Since inception, one of the goals of the PBX in a Flash project has been to provide an install option that works reliably from a USB Flash Drive. This has become even more important as many of the newer netbooks have dropped CD/DVD drive support to conserve space and reduce cost. Just in time for Santa, we’re pleased to announce that, thanks to the Herculean efforts of bmore on the PIAF Forums, a USB Flash Drive installer is now available. This new build obviously is E-X-P-E-R-I-M-E-N-T-A-L. As with all PIAF installs, you get your choice of Asterisk® and FreePBX® payloads with this new installer:

  • Gold – Asterisk with FreePBX 2.6
  • Silver – Latest Asterisk 1.4 Release with FreePBX 2.6
  • Bronze – Latest Asterisk 1.6 Release with FreePBX 2.6
  • Purple – Latest Asterisk 1.8 Release with FreePBX 2.8

Here’s the 5-minute drill to get your bootable USB flash drive loaded with the PIAF installer. Once you get that far, hop over to the Nerd Vittles Installation Tutorial for PIAF or The Incredible PBX for details on the install process.

Prerequisites. To get everything installed on your USB Flash Drive, you’ll obviously need at least a 1GB Flash Drive. HINT: 2GB flash drives may actually be cheaper! And we can tell you that Kingston DataTraveler models may be problematic. Reportedly, the Corsair GT and Kingston 102 models work fine. YMMV! Please report your results in a comment below. Next you’ll need to download the latest, greatest version of UNetbootin from SourceForge. There are versions for Windows and a number of flavors of Linux. Finally, you’ll need to download the Flash-Only ISO of PIAF from SourceForge.

Creating USB Flash Drive. Step #1 is to partition and format your USB flash drive as a FAT32 device. On Windows 7 and Vista machines, you can format the drive as a DOS device, and it will automatically format it as FAT32. Once the device is properly formatted, run UNetbootin and select the Disk Image option. Then, with the ISO on your Desktop, choose the PIAF-17555-flashonly.iso from the pull-down menu. Make certain that the destination device is your USB flash drive. Then choose OK to begin. Do NOT reboot your machine when prompted to do so. You don’t really want to install PIAF on this same computer! Remember to Eject the flash drive on Windows machines before removing it.

If your Windows machine happens to crash at the end of the USB Flash install process (ask us how we know 🙂 ), all may not be lost. Restart your Windows PC, insert the flash drive again, go through the Windows error fixup procedure when prompted, and then open the drive with Windows explorer. If the only file missing from the root folder is syslinux.cfg, you’re in luck. Just download the file from here and copy the file into the top directory of your flash drive. Done!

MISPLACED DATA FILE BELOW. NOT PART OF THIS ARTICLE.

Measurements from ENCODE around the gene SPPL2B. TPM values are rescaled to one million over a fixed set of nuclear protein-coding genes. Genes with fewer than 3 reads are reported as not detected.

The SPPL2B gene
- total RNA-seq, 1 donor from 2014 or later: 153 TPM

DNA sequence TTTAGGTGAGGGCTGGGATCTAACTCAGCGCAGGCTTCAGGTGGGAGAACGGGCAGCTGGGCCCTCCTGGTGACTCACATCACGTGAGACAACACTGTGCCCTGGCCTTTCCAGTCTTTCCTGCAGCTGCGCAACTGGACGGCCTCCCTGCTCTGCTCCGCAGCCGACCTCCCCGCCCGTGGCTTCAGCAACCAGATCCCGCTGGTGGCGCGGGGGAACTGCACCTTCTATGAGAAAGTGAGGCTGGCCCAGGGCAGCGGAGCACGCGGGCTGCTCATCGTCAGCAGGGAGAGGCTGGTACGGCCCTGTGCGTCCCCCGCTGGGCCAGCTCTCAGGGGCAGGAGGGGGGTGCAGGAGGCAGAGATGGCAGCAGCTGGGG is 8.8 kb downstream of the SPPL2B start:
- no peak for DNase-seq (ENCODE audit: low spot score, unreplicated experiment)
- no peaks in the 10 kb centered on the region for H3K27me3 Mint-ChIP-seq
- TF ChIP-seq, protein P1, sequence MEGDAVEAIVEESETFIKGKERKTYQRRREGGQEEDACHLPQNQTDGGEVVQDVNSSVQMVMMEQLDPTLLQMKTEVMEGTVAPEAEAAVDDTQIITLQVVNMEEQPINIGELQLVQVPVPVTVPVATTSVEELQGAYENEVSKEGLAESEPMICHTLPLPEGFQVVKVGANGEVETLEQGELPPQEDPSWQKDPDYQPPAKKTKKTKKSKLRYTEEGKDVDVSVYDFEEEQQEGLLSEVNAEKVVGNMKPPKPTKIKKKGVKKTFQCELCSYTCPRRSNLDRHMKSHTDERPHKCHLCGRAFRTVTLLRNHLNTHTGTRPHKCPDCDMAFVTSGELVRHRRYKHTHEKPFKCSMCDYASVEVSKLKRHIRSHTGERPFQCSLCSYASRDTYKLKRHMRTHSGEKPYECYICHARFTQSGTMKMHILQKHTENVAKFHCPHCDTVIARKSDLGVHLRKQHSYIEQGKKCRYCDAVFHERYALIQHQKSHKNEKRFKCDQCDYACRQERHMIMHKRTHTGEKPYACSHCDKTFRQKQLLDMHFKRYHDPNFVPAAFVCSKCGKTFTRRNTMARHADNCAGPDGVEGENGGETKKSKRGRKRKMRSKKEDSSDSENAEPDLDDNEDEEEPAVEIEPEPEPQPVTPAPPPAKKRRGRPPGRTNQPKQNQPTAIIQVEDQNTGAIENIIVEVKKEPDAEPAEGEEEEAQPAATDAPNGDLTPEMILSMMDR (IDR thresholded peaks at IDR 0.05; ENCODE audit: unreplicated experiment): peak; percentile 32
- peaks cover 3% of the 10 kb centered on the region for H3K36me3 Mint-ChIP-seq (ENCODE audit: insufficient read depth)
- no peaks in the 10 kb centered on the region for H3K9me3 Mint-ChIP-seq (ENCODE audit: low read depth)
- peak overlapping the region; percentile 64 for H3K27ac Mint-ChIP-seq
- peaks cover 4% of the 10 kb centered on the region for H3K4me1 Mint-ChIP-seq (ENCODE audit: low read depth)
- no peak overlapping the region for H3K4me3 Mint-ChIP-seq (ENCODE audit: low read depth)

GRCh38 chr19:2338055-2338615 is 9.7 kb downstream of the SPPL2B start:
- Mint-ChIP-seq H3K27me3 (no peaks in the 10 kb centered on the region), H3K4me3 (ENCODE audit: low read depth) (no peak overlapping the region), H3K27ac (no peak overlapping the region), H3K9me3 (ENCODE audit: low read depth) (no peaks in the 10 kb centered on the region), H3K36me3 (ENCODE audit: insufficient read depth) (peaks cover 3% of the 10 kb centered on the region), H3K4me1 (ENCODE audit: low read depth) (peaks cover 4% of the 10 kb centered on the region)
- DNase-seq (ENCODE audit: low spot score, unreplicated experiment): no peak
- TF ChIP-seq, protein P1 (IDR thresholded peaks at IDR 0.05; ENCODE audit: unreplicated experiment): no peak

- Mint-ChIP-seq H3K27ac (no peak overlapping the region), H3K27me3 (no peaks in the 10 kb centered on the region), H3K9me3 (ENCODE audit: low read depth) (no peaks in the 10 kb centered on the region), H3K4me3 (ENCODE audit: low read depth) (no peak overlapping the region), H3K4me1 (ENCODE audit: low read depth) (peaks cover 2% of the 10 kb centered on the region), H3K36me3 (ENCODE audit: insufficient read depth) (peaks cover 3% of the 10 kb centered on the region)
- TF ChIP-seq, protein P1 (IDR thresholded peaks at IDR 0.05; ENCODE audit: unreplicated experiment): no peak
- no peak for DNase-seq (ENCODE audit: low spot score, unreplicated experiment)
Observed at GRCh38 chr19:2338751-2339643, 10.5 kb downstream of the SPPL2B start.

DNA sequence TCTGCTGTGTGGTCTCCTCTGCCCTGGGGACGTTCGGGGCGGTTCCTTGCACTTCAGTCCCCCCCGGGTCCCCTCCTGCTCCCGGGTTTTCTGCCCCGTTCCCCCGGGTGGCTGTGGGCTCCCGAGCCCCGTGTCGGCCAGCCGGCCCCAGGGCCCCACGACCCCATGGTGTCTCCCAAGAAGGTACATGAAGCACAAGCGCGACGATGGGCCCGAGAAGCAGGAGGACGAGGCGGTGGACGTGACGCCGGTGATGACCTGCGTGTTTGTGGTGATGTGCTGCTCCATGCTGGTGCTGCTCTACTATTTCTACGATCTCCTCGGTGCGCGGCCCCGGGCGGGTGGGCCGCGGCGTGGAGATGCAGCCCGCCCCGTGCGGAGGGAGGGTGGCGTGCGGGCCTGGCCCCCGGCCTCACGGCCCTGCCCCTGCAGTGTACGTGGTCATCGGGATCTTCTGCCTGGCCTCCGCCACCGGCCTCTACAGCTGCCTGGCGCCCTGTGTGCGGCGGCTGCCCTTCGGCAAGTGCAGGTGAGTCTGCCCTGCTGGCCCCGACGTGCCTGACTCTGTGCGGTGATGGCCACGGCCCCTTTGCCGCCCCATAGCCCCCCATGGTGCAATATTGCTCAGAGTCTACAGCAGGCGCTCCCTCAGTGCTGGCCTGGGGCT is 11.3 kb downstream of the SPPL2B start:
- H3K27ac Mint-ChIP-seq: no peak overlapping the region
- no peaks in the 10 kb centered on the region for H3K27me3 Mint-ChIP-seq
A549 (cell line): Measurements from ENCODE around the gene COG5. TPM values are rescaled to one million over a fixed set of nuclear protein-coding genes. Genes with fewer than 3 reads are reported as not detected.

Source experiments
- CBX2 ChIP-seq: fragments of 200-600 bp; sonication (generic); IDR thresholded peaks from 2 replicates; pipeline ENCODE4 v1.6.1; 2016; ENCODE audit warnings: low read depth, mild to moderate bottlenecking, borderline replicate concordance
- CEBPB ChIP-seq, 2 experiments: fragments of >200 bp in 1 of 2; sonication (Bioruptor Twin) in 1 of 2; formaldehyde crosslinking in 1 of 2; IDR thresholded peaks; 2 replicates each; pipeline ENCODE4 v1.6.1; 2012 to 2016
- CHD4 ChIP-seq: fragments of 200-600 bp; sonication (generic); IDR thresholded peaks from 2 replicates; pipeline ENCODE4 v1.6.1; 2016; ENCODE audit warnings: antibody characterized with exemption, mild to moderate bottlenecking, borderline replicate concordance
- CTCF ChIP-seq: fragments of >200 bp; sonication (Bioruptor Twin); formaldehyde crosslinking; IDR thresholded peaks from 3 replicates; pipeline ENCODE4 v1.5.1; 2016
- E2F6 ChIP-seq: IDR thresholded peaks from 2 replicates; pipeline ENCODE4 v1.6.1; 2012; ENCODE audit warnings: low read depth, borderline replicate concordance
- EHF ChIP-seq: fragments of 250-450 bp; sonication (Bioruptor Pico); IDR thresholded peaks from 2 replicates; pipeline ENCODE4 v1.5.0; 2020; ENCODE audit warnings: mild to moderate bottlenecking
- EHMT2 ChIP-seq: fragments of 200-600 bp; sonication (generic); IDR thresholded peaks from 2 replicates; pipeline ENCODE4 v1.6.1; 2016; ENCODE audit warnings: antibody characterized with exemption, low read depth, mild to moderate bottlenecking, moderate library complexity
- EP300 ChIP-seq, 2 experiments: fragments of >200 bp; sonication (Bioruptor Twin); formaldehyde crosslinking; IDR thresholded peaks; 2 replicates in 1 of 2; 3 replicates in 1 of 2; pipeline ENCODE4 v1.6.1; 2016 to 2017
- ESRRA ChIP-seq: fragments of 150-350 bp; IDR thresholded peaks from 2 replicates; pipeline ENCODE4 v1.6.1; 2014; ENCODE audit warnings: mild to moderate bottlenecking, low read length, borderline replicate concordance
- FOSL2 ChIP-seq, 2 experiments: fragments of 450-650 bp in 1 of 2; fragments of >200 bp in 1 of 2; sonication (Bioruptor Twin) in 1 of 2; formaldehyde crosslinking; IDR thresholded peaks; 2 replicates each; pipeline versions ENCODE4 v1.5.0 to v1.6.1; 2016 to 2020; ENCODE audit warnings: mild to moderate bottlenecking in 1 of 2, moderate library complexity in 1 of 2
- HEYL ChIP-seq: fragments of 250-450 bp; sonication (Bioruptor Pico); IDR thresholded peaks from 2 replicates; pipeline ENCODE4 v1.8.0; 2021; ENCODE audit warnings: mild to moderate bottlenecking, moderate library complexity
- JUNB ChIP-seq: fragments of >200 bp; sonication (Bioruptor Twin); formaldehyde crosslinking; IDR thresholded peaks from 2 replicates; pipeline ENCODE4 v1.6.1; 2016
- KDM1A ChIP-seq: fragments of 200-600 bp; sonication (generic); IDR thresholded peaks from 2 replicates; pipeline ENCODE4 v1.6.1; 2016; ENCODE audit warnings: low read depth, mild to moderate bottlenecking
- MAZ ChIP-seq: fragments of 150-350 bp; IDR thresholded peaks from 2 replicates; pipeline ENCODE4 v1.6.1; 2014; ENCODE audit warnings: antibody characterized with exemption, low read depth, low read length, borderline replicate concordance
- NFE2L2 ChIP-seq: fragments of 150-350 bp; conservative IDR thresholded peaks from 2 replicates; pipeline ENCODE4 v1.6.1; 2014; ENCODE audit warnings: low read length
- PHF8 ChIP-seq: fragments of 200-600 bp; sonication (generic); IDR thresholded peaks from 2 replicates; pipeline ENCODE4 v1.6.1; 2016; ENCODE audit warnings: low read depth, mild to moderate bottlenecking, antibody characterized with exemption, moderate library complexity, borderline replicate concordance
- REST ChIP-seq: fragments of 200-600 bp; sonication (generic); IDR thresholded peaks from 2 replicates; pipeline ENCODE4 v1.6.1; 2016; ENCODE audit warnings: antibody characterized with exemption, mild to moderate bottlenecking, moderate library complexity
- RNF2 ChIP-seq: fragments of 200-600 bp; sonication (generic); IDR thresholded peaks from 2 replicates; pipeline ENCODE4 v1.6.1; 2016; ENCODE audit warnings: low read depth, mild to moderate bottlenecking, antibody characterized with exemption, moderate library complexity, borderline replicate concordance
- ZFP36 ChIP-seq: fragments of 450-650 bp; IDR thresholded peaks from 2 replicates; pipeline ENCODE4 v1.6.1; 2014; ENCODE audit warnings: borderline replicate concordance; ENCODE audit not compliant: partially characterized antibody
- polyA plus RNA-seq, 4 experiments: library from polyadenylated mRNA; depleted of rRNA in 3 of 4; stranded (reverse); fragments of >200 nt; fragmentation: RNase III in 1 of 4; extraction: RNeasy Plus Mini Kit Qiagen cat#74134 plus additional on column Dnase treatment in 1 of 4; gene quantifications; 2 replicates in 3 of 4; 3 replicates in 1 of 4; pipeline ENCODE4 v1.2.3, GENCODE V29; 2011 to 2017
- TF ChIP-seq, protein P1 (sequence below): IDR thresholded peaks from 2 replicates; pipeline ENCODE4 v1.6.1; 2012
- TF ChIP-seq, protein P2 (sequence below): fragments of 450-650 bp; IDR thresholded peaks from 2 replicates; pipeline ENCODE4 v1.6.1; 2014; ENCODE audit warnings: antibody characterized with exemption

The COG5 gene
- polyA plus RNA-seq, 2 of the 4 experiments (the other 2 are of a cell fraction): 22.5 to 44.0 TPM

Using the USB Flash Installer. When using the new flash installer, remember that we need to boot your new machine from the flash drive. On most newer Atom-based computers, you accomplish this by inserting the flash drive, turning the machine on, and then pressing F12 during the boot sequence to choose the boot device. You’ll just have to watch the screen of your new computer to see if some other key is used to pull up the boot selection screen. If all else fails, you can adjust the boot sequence in the BIOS settings to boot first from the USB device. If you change your BIOS boot sequence, just remember to remove the device when the initial install of CentOS completes and the reboot sequence is initiated. If instead you again see the initial PIAF install screen warning you that your disk is about to be erased, then remove the flash drive and reboot the machine once again. Then choose the PIAF payload you’d like to install. Enjoy!

And Merry Christmas!

Originally published: Tuesday, December 21, 2010

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This article has 5 comments

  1. For some reason, my first comment was eaten.

    Anyway, this is awesome, Ward! Thanks for this! You don’t want to know how many times I’ve tried setting up a bootable USB to instal PIAF and ended up burning a disc for it.

    Thanks again

  2. For those of you with vintage IDE drives, you may have an issue with booting the system once installed. Visit the PIAF Forums for some incredible tips.

  3. Kingston Data Traveler wouldn’t boot for me with a bad superblock, had to rebuild my whole from-scratch installation a week before you posted this. Of course, I’m running from that filesystem.

  4. Here’s a CompUSA Link to flash drives of all sizes (see left margin) including a 4GB device for $5.99.

  5. Corsair Flash Voyage 4GB USB drive works both in Windows XP and Ubuntu 10.10 with UNetbootin; Kingston Traveller II 2GB works only in Window’s version of UNetbootin.